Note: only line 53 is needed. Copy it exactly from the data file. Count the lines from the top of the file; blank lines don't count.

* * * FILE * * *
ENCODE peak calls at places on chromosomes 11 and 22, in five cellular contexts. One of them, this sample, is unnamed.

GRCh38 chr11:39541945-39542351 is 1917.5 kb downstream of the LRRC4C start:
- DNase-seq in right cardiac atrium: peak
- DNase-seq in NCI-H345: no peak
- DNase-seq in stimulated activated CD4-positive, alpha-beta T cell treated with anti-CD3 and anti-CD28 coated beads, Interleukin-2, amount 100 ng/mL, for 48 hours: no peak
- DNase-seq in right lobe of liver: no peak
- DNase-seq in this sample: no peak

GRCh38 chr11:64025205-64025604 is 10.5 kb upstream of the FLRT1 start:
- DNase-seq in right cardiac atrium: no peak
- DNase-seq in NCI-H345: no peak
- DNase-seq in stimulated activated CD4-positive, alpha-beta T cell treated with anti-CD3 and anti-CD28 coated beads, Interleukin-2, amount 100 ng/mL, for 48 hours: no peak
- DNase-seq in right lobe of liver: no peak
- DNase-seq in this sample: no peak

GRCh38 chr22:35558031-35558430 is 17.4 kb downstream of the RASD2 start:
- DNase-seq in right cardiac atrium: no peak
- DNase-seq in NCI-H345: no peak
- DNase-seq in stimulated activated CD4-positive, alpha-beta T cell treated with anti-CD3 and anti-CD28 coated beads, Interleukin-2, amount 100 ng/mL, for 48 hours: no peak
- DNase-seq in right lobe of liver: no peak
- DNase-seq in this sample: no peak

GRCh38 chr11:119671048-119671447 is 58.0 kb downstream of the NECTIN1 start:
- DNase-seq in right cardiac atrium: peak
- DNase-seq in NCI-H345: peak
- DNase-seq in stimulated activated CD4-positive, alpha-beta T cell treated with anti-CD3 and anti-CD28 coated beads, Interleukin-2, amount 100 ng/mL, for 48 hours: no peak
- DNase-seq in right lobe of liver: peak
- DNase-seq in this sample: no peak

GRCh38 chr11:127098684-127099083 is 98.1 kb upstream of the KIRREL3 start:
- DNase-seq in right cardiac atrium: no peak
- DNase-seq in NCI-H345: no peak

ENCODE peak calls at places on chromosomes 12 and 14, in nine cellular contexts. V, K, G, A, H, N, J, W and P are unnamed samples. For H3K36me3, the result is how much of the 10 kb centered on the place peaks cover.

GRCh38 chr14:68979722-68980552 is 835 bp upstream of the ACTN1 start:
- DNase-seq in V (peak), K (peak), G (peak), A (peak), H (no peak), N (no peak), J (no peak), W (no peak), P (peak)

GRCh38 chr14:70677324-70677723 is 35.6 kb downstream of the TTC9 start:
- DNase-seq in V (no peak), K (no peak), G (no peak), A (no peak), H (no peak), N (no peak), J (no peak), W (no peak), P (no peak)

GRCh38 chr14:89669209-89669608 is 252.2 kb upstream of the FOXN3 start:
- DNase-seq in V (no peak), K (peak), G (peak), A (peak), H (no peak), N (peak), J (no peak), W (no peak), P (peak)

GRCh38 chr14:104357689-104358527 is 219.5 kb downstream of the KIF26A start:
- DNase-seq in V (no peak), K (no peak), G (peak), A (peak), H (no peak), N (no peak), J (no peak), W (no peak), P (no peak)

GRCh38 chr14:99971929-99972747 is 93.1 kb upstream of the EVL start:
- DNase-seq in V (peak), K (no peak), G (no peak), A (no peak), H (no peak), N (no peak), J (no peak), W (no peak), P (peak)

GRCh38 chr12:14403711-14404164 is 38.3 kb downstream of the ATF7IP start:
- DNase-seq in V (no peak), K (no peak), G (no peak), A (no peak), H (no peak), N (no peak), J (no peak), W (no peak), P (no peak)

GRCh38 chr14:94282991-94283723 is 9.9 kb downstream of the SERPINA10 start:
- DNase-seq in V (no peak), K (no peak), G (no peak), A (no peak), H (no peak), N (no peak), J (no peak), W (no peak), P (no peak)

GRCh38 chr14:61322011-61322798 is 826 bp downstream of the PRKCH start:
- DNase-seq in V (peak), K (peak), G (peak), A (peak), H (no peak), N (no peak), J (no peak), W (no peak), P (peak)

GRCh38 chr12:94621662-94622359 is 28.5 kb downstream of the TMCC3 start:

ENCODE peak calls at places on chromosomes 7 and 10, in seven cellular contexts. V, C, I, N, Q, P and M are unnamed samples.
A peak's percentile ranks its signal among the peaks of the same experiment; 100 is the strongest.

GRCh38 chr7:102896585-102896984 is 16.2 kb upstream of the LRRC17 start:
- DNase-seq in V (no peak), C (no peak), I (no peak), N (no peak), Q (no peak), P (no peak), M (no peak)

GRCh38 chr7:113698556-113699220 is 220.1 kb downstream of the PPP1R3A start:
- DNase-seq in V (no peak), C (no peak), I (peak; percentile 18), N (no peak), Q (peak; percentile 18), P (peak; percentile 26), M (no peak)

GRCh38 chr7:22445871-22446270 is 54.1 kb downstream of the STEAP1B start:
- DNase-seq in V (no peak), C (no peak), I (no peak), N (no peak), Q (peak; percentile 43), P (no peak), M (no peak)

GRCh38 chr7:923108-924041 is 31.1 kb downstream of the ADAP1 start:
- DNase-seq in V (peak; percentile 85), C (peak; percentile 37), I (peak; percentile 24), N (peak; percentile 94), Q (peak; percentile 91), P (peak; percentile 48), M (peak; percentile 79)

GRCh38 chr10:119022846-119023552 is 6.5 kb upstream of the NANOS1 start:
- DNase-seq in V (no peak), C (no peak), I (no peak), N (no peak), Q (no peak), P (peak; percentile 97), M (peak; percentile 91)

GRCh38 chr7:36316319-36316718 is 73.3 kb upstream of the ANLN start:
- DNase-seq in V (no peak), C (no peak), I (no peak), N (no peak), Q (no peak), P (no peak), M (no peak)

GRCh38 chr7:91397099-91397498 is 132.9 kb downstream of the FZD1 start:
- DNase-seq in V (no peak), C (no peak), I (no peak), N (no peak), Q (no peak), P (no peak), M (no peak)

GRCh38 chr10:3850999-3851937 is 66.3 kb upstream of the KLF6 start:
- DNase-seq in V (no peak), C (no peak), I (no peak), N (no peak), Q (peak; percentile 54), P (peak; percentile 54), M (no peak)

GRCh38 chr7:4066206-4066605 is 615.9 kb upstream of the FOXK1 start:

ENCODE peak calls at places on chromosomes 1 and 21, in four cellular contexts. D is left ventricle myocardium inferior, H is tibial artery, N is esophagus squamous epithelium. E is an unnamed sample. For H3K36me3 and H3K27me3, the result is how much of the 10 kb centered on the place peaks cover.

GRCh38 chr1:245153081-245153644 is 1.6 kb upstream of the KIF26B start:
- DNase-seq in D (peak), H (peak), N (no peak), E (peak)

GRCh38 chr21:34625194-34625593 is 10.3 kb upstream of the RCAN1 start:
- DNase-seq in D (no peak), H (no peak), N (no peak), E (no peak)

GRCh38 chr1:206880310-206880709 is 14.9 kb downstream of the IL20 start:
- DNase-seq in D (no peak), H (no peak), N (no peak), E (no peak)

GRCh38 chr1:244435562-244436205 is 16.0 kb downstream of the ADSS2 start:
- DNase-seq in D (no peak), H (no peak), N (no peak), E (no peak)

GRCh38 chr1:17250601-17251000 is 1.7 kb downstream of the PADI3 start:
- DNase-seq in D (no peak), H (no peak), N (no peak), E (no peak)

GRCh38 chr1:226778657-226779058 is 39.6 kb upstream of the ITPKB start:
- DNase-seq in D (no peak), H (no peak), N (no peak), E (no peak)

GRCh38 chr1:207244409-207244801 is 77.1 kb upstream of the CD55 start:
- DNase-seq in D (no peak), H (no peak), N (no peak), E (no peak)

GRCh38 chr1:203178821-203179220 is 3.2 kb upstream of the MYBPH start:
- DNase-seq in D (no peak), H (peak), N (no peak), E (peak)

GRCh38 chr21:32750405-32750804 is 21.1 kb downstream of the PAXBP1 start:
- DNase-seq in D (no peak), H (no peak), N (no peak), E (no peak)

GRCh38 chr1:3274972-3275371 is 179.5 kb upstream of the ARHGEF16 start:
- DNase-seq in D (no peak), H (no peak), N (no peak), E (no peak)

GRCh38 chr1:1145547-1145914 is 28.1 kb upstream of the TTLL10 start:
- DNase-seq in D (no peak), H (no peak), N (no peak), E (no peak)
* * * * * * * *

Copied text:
GRCh38 chr7:22445871-22446270 is 54.1 kb downstream of the STEAP1B start: